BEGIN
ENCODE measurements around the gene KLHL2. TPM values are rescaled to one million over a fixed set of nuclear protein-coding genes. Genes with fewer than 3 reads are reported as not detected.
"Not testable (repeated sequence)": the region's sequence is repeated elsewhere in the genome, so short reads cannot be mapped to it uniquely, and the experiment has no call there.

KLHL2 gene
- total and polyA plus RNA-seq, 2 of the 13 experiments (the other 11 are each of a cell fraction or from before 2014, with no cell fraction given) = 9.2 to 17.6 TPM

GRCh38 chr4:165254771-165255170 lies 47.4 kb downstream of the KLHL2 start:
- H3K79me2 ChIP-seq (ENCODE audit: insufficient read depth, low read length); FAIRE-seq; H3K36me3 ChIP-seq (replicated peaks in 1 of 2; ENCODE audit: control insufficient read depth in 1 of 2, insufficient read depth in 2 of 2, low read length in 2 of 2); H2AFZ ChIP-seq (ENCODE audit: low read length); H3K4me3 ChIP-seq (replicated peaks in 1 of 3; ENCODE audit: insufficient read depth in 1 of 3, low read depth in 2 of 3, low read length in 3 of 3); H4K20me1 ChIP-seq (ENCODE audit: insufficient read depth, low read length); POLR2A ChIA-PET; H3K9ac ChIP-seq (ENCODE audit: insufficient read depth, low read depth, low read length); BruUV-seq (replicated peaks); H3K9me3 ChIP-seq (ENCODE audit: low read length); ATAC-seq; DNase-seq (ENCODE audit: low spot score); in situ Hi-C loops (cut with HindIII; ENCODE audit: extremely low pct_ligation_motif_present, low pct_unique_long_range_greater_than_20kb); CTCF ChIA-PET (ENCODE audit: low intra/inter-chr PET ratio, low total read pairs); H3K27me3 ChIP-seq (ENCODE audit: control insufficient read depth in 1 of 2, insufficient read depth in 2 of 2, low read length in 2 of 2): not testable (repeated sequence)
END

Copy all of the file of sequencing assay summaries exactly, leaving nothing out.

ENCODE measurements around the gene KLHL2. TPM values are rescaled to one million over a fixed set of nuclear protein-coding genes. Genes with fewer than 3 reads are reported as not detected.
"Not testable (repeated sequence)": the region's sequence is repeated elsewhere in the genome, so short reads cannot be mapped to it uniquely, and the experiment has no call there.

KLHL2 gene
- total and polyA plus RNA-seq, 2 of the 13 experiments (the other 11 are each of a cell fraction or from before 2014, with no cell fraction given) = 9.2 to 17.6 TPM

GRCh38 chr4:165254771-165255170 lies 47.4 kb downstream of the KLHL2 start:
- H3K79me2 ChIP-seq (ENCODE audit: insufficient read depth, low read length); FAIRE-seq; H3K36me3 ChIP-seq (replicated peaks in 1 of 2; ENCODE audit: control insufficient read depth in 1 of 2, insufficient read depth in 2 of 2, low read length in 2 of 2); H2AFZ ChIP-seq (ENCODE audit: low read length); H3K4me3 ChIP-seq (replicated peaks in 1 of 3; ENCODE audit: insufficient read depth in 1 of 3, low read depth in 2 of 3, low read length in 3 of 3); H4K20me1 ChIP-seq (ENCODE audit: insufficient read depth, low read length); POLR2A ChIA-PET; H3K9ac ChIP-seq (ENCODE audit: insufficient read depth, low read depth, low read length); BruUV-seq (replicated peaks); H3K9me3 ChIP-seq (ENCODE audit: low read length); ATAC-seq; DNase-seq (ENCODE audit: low spot score); in situ Hi-C loops (cut with HindIII; ENCODE audit: extremely low pct_ligation_motif_present, low pct_unique_long_range_greater_than_20kb); CTCF ChIA-PET (ENCODE audit: low intra/inter-chr PET ratio, low total read pairs); H3K27me3 ChIP-seq (ENCODE audit: control insufficient read depth in 1 of 2, insufficient read depth in 2 of 2, low read length in 2 of 2): not testable (repeated sequence)